Technology Helps Patients Overcome Stroke Disabilities

According to the American Heart Association, in any given year, an estimated 5,800,000 adults age 20 years and older have a stroke (1 person every 40 seconds).

According to the American Heart Association, in any given year, an estimated 5,800,000 adults age 20 years and older have a stroke (1 person every 40 seconds). Stroke is the third leading cause of death (1 person out of 16) behind cardiovascular disease and cancer. Recovering from a stroke can be difficult, especially for those who develop paralysis, speech problems, or pain.

Paralysis Resource Center: General recovery guidelines:

• 10% of stroke survivors recover almost completely

• 25% recover with minor impairments

• 40% experience moderate to severe impairments requiring special care

• 10% require care in a nursing home or other long-term care facility

• 15% die shortly after the stroke

New technologies are being created to help stroke patients who experience any of the associated disabilities. These technologies are designed to increase a patient’s mobility in the arms, legs, or any other part of the body that has been affected. Here is a brief summary of some of the latest devices that may help your patients.

Biomove 500 Stroke Rehabilitation System

This easy-to-use system features “clear audiovisual biofeedback information in combination with muscle stimulation to the stroke survivor”which can be used in both the clinical setting and at home. The device was designed to detect extremely small electrical EMG signals that “persist in spastic muscles after a stroke and uses these tiny signals to initiate electrical stimulation impulses to these muscles, resulting in actual muscle movement.”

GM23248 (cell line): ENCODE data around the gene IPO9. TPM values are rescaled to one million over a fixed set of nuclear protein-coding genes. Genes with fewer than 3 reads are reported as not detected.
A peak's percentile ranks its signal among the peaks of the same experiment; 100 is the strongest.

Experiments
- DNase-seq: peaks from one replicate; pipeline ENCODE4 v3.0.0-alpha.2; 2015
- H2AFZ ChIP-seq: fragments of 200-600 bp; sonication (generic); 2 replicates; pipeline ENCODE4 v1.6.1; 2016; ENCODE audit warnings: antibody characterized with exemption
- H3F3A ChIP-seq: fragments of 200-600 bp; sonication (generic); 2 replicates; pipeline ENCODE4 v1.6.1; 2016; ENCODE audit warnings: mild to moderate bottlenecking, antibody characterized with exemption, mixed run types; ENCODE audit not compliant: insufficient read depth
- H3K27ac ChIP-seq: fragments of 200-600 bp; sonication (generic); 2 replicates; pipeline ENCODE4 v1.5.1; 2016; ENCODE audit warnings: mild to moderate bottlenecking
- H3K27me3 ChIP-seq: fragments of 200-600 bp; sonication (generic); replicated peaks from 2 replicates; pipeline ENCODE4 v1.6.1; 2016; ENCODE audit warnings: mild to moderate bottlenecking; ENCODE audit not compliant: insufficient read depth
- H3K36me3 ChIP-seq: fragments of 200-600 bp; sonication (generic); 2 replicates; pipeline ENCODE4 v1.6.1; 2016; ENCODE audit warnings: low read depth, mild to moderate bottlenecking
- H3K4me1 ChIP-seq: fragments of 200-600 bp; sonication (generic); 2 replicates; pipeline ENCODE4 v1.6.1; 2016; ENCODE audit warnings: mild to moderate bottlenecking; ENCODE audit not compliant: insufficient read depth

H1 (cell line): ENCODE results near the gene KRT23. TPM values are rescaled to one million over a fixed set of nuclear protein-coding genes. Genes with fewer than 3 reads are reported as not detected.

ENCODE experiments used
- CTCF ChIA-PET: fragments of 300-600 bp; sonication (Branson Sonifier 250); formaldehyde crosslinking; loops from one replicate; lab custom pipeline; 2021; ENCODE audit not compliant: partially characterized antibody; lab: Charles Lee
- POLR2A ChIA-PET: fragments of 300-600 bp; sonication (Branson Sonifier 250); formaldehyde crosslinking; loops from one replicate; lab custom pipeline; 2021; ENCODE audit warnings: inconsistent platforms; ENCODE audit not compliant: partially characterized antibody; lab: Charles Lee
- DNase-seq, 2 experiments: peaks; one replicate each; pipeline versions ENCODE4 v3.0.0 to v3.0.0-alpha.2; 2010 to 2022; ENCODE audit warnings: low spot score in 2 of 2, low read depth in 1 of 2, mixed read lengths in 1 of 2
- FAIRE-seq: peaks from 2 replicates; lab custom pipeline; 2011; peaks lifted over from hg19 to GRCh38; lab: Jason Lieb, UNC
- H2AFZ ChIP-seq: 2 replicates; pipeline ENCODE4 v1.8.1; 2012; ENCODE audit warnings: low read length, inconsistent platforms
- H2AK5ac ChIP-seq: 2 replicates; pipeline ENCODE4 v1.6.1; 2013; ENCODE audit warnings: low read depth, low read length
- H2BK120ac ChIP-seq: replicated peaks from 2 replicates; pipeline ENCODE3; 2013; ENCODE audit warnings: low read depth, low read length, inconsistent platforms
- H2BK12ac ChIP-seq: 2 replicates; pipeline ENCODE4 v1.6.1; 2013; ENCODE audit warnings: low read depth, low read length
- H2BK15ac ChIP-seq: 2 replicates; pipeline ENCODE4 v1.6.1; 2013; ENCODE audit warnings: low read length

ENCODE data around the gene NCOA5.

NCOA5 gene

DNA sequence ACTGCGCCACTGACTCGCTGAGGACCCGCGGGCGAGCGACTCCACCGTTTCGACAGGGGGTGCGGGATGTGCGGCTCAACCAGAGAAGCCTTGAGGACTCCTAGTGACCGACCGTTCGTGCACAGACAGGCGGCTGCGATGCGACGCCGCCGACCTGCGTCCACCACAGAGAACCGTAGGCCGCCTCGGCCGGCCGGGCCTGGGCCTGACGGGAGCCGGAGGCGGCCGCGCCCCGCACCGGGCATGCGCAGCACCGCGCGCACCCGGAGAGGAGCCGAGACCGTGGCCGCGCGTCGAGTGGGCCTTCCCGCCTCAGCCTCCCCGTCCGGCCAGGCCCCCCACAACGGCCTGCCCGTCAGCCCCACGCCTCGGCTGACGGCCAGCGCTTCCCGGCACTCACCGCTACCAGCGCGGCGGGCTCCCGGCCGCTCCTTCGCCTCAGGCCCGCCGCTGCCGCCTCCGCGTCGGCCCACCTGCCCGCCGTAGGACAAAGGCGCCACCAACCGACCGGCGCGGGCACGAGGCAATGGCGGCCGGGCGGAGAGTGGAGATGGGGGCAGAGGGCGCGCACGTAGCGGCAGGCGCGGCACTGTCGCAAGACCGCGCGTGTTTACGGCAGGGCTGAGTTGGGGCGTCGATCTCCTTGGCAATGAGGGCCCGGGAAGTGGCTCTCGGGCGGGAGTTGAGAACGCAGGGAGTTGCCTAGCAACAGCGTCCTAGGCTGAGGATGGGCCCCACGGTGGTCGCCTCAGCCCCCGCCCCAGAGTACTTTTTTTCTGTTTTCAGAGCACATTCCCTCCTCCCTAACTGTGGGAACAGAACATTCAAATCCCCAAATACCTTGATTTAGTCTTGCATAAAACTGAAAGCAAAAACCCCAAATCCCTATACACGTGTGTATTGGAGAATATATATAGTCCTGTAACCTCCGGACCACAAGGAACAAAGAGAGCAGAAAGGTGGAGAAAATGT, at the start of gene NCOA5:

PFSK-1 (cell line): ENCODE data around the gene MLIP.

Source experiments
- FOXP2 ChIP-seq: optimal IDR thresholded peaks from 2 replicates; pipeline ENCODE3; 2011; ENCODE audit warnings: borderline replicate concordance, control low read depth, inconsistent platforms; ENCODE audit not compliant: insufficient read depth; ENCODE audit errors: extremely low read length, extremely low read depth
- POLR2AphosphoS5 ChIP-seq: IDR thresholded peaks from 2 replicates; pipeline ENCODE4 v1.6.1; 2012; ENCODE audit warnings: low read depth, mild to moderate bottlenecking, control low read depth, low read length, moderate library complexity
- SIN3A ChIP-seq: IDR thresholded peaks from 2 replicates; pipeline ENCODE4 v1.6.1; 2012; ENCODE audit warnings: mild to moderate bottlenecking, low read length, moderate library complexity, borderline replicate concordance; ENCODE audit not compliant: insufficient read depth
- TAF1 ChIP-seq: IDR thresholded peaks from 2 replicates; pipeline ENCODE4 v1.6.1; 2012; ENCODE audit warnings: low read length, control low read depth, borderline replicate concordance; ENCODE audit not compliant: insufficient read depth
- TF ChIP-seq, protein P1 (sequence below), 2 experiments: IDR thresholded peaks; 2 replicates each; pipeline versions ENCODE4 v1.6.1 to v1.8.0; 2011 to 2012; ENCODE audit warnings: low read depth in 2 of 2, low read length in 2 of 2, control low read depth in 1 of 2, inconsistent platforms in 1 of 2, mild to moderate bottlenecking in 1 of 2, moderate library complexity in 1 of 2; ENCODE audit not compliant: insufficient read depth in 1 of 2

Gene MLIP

NESS L300 Neuro-rehabilitation System

Last year, the FDA gave clearance to allow physicians to use NESS L300 neuro-rehabilitation system on stroke patients experiencing foot drop. This device is strapped to a patient’s lower leg and foot and uses sensors to “detect whether the patient’s foot is in the air or on the ground, and electrodes transmit painless electrical stimulation to the peroneal nerve to activate the calf muscle and correct their gait.” NESS L300 has also demonstrated the ability “to improve walking coordination, speed and blood flow, and decrease the effort required in walking while wearing the device.”

Sensorimotor Active Rehabilitation Training (SMART) Arm

In the June issue of Stroke, results from a study conducted by researchers from the University of Queensland, Australia, who tested a new nonrobotic device—Sensorimotor Active Rehabilitation Training (SMART) Arm—were published and demonstrated that this device “can help stroke survivors with partial arm paralysis re-learn the task of reaching.” The researchers note that “using the SMART Arm can reduce impairment and improve activity in stroke survivors with severe and chronic upper limb paresis… highlighting the benefits intensive task-oriented practice, even in the context of severe paresis.”

What suggestions do you offer to your stroke patients on the road to recovery no matter what disability/disabilities has affected them?